v
=
to "st andard p art". coar�cr lcvcb information.
It also yields a fairly intuitive image that numbers cast a shadow on
( provided
they arc finite with rc�pcct to that level ) ; �hadow� contain lc��
25.4.
Derivative
399
the same function and its level is the coarsest one where the function can be defined) . f : x f+ 2 sh0 (x)  x i s not an acceptable function because there is an absolute reference to v( 0) in the shadow predicate. If adapted as 2 shx ( x)  x then, as shx ( x) = x, it simplifies to the identity function. Theorems about continuity are for (acceptable) continuous functions and this function does not satisfy the conditions. The student can see this with no "external" knowledge. It seems reasonable to state that from then on, acceptable functions will be simply called functions (so the statements of theorems will look very much like the classical ones). ·
·
25.4
Derivative
+
The derivative of a function is defined by: Let f :]a; b [ lR be a function and x E]a; b [ f is differentiable at x iff there is an L E v(x, f) such that, for any < x, f > infinitesimal h , with x + h E ]a; b[, S
h < x ,j>
( f(x
+ h) h
f(x)
)
=
L
then the derivative is f' (x) = L It is a direct observation that the derivative is "acceptable". For f : x f+ x 2 at x = 2 the derivative is simple and works exactly as in any other nonstandard method. For x in general. the quotient simplifies to 2x + h. The only parameter of f is 2 E v(O) hence v(x, f) v(x). As h is xinfinitesinml, shx (2x + h) = 2x. For a direct calculation of f' (2 + c5), we have 2 + c) E v(c5) hence a [2 + 6]infinitesimal is also a 6infinitesimal. Let h be a 6infinitesimal.
=
Thus stratified analysis satisfies one of our major requirements: a single definition of the derivative which applies to all numbers. In [10] it is shown that using the definition of infinitesimals, the students could work out the rules of computation as exercises and find that for standard a and infinitesimal c), a · c) is infinitesimal. The same exercises adapted to ac ceptable statements yield that if 6 is ainfinitesimal, then a · 6 is ainfinitesimal.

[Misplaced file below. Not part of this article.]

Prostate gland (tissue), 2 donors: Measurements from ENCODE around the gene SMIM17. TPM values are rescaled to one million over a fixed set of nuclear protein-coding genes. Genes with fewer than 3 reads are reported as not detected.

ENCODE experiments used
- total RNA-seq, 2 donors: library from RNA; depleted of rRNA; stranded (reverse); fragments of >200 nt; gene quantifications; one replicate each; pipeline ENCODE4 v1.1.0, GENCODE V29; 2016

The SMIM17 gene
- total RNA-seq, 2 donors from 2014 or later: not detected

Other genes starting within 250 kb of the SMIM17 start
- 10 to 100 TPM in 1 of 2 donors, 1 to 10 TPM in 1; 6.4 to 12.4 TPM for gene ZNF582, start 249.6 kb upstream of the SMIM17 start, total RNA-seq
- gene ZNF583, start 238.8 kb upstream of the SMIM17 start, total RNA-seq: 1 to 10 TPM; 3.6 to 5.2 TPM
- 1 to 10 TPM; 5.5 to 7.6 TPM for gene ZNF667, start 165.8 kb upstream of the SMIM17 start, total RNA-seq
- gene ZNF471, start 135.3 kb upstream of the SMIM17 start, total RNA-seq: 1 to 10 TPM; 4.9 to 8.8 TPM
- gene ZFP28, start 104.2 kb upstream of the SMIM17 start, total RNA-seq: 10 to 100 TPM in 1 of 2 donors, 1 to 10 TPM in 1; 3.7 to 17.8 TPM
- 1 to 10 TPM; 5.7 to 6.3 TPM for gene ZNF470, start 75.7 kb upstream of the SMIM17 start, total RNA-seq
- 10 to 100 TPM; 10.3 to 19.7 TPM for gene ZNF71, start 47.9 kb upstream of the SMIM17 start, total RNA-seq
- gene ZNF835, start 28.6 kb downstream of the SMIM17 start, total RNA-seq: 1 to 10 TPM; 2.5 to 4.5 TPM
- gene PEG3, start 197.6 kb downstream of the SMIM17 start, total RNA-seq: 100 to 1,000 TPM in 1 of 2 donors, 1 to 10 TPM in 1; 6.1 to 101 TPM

25 . PreUniversity Analysis
400
25.5
Transfer and closure
Some definitions have been rewritten several times and the definitions we use today may not be final. All the proofs of theorems in the syllabus must be checked and crosschecked. The only principles that are needed are Hrbacek's closure principle: If f is an accept able function, then f ( x ) E v ( x, f) for all x in the domain of f. This extends the observation that operations with "familiar" numbers do not yield infinitesimals. The other is a simple form of transfer which states that an acceptable statement is true for v ( a ) iff it is true for all v ((J) with a E v ( (J ) . This adaptation to preuniversity level is not completed yet . We hope to finish a first version of a handout , with proofs, within a year or so. Our goal is still t he same: for most people, infinitesimals "are there", but can they be used to make maths easier to teach and learn and still remain rigorous? We hope to be able to contribute an answer to this question in a not too distant future.
References [1] Occam's razor, In
Encyclopaedia Britannica,
1 998. CD version.
[2] VIERI BENCI , MARC FORTI and MAURO Dr NASSO, The eightfoldpath to nonstandard analysis, Quaderni del Dipartimento di :t\1athematica Ap plicata "U. Dini", Pisa, 2004. [3] MARTIN BER Z, "Nonarchimedean analysis and rigorous computation", International .Journal of Applied Mathematics, 2 (2000) 889930. [4] MARTIN BERZ, " Cauchy theory on LeviCivita fields", Contemporary Mathematics, 319 (2003) 3952.
Analyse Non Standard, Hermann , 1989. Standard and Nonstandard Analysis, Ellis Horwood,
[5] F . DIENER and G . REEB , [6] RoY HOSKINS ,
1990.
[7] RoY HOSKINS, 2004. personal letter. [8] KAREL HRBACEK , Stratified analysis? , in this volume. [9] .JEROME KEISLER, Elementary Calculus, University of Wisconsin, 2000. www . math . wi s c . edu/ke isler/cal c . html [10] JOHN KIMBER and RICHARD O ' DONOVAN, Non standard analysis at preuniversity level, magnitude analysis. In D. A. Ross N . .J . Cutland, M . D i Nasso (eds.), Nonstandard Methods and Applications in Mathematics, Lecture Notes in Logic 25, Association for Symbolic Logic, 2006.
References
401
[ 1 1]
MAURO Dr NASSO and VIERI BENCI, Alpha theory, an elementary ax iomatics for nonstandard analysis, Quaderni del Dipartimento di Mathe matica Applicata "U. Dini", Pisa, 200 1 .
[ 1 2]
CAROL SCHUMACHER, Chapter Zero,
[13]
KHODR SHAMSEDDINE
[14]
K . D. STROYAN, Mathematical Background: Foundations of Infimtesimal Calculus, Academic Press, 1997.
AddisonWesley. 2000.
and MARTIN BERZ, "Intermediate values and inverse functions on nonarchimedean fields", IJMMS, (2002) 1651 76.
www . math . u iowa . edu/%7Estroyan/backgndctlc . html